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Rome is like a moveable feast of endless courses. No matter how much you gorge yourself on its splendours, you rarely feel you’ve made it past the antipasti. From the remains of its imperial glory days to the Renaissance and baroque riches of its historic centre, the Eternal City is a living masterpiece.
Founded upon seven hills, ancient Rome was divided into neighbourhoods with distinct personalities that have survived to this day. On the west bank of the Tiber River, Trastevere is home to countless pizzerias and restaurants. Across the water, the Basilica of Santa Sabina and the church of Sant’Alessio can be found in Aventine, one of the celebrated seven hills. A short walk away is Testaccio, where literary buffs will find the tombs of English poets John Keats and Percy Bysshe Shelley.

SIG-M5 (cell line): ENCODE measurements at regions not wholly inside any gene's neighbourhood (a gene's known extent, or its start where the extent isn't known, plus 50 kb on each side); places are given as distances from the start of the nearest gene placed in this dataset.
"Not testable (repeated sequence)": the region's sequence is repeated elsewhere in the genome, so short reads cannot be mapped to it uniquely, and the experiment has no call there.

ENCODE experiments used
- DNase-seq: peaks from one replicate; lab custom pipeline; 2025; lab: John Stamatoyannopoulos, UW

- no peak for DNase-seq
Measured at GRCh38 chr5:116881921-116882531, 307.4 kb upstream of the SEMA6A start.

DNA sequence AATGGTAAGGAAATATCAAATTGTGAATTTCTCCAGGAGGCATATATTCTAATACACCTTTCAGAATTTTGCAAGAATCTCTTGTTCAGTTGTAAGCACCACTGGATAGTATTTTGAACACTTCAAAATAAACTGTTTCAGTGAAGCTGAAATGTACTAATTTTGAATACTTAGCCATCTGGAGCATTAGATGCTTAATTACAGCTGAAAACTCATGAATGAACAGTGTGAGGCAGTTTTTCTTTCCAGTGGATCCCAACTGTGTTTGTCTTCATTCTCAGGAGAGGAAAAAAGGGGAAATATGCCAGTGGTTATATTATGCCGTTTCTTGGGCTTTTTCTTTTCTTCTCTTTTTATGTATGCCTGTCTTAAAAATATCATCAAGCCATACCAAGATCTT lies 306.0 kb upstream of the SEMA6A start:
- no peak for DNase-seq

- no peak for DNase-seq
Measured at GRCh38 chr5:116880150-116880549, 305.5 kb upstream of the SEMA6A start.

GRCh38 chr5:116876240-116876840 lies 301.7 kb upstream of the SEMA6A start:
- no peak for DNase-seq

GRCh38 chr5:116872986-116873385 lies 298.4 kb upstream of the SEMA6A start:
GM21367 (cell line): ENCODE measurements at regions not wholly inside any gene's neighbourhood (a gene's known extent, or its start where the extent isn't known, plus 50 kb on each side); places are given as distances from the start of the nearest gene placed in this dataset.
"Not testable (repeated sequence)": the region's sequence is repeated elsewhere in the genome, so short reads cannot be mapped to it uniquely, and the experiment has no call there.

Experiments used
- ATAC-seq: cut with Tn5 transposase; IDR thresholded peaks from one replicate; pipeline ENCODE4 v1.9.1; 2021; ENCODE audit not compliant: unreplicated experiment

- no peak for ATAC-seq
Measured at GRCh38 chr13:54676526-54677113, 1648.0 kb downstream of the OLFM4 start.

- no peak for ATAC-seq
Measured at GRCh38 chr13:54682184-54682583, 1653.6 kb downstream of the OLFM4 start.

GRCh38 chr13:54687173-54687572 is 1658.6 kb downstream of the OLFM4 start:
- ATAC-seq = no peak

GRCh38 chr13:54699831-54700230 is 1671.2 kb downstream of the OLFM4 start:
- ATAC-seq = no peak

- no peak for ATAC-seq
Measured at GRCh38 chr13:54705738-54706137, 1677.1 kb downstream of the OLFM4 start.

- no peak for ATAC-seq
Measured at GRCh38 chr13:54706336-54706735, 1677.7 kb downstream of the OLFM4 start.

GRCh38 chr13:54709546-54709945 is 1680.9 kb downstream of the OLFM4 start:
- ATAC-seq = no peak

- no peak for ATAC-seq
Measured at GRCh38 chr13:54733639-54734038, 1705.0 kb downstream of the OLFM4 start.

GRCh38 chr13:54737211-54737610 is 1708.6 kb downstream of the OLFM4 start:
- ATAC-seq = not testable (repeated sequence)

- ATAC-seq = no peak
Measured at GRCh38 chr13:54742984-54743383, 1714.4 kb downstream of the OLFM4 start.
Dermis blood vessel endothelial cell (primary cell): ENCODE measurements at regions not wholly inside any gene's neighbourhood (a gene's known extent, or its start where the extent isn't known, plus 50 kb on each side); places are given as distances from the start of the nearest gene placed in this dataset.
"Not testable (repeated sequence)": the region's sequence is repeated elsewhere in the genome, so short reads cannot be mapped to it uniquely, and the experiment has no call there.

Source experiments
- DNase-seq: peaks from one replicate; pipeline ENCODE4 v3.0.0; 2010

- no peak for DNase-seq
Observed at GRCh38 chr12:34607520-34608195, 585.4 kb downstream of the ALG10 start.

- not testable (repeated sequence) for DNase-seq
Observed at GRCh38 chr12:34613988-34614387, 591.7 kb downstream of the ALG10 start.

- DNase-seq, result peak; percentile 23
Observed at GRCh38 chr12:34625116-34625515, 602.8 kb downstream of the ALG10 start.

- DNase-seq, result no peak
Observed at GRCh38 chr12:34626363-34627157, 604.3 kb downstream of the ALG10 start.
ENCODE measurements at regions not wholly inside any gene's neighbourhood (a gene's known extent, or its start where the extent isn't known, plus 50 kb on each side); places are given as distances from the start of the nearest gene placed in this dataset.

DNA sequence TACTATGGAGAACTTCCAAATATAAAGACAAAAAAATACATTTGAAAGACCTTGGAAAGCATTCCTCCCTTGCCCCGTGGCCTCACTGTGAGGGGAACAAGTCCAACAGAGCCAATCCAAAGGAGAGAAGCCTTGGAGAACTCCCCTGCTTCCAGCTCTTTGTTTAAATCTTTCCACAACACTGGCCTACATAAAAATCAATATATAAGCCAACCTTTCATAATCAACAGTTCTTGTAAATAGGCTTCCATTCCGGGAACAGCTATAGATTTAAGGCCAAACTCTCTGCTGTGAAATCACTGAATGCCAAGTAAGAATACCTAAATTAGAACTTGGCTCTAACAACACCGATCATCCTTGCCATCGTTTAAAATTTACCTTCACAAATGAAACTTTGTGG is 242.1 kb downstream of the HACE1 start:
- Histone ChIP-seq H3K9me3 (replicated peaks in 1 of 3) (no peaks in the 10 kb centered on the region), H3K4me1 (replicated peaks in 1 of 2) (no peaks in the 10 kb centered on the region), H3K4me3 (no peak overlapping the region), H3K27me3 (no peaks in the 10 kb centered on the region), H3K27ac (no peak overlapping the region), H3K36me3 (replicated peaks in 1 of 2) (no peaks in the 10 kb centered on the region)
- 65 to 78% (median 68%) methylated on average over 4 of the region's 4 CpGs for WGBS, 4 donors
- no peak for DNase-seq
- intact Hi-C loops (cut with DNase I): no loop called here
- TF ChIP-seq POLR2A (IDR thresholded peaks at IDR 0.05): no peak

With its awe-inspiring architecture and art collection, the Vatican City is also an essential stop. Declared an independent state in 1929, it’s home to St Peter’s Basilica (said to be the largest church in Christendom), the Vatican Museum and the shining star of the Italian Renaissance – the Sistine Chapel.
Beyond the seat of Catholicism, there are the Spanish Steps, Pantheon, and Piazza Venezia, which can all be found in the historical city centre. With so many jewels of ancient Rome found on almost every corner, visitors are transported back to bygone days of chariots and gladiators.
But there’s also modern Rome where nearly 3 million inhabitants are hardly stuck in the past. You’ll find them packing out trendy bars, and enjoying Roman gastronomy in the many restaurants; Camp de’ Fiori is a notable nightlife hotspot for both tourists and locals.
During the day, catch the morning market in the same area, with vendors selling locally made limoncello, pasta and ripe produce at their stalls, or shop along the famed Via Condotti and pick out glamorous fare at Prada or Valentino.
All in all, it’s impossible to run out of things to see, smell and taste in Rome. So if you’ve ever wondered what ‘la dolce vita’ means, get ready for a thorough schooling.